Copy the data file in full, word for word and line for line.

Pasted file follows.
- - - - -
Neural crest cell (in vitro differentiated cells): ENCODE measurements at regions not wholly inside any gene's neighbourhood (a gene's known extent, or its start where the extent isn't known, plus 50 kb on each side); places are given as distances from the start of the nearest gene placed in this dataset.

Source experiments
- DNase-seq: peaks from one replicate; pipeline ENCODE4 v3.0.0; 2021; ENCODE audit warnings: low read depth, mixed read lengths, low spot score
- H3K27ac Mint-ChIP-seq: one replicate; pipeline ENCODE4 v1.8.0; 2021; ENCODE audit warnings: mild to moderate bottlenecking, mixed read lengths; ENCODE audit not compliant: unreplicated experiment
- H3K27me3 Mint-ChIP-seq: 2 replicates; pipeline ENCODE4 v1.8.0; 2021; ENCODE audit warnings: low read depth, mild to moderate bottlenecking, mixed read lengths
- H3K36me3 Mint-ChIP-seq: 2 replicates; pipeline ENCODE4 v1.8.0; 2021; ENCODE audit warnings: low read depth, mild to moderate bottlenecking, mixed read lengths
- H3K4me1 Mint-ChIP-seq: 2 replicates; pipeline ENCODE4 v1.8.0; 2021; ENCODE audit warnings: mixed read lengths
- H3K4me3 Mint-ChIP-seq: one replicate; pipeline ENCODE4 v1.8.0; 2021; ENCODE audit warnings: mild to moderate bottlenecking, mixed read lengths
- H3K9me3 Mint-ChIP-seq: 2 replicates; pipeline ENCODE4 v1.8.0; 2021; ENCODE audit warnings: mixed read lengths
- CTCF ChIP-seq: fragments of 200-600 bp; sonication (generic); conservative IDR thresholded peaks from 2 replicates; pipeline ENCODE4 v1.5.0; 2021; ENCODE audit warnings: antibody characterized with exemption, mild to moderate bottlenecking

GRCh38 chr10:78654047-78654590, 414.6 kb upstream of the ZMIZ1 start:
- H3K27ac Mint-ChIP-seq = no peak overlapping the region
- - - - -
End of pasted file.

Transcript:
Neural crest cell (in vitro differentiated cells): ENCODE measurements at regions not wholly inside any gene's neighbourhood (a gene's known extent, or its start where the extent isn't known, plus 50 kb on each side); places are given as distances from the start of the nearest gene placed in this dataset.

Source experiments
- DNase-seq: peaks from one replicate; pipeline ENCODE4 v3.0.0; 2021; ENCODE audit warnings: low read depth, mixed read lengths, low spot score
- H3K27ac Mint-ChIP-seq: one replicate; pipeline ENCODE4 v1.8.0; 2021; ENCODE audit warnings: mild to moderate bottlenecking, mixed read lengths; ENCODE audit not compliant: unreplicated experiment
- H3K27me3 Mint-ChIP-seq: 2 replicates; pipeline ENCODE4 v1.8.0; 2021; ENCODE audit warnings: low read depth, mild to moderate bottlenecking, mixed read lengths
- H3K36me3 Mint-ChIP-seq: 2 replicates; pipeline ENCODE4 v1.8.0; 2021; ENCODE audit warnings: low read depth, mild to moderate bottlenecking, mixed read lengths
- H3K4me1 Mint-ChIP-seq: 2 replicates; pipeline ENCODE4 v1.8.0; 2021; ENCODE audit warnings: mixed read lengths
- H3K4me3 Mint-ChIP-seq: one replicate; pipeline ENCODE4 v1.8.0; 2021; ENCODE audit warnings: mild to moderate bottlenecking, mixed read lengths
- H3K9me3 Mint-ChIP-seq: 2 replicates; pipeline ENCODE4 v1.8.0; 2021; ENCODE audit warnings: mixed read lengths
- CTCF ChIP-seq: fragments of 200-600 bp; sonication (generic); conservative IDR thresholded peaks from 2 replicates; pipeline ENCODE4 v1.5.0; 2021; ENCODE audit warnings: antibody characterized with exemption, mild to moderate bottlenecking

GRCh38 chr10:78654047-78654590, 414.6 kb upstream of the ZMIZ1 start:
- H3K27ac Mint-ChIP-seq = no peak overlapping the region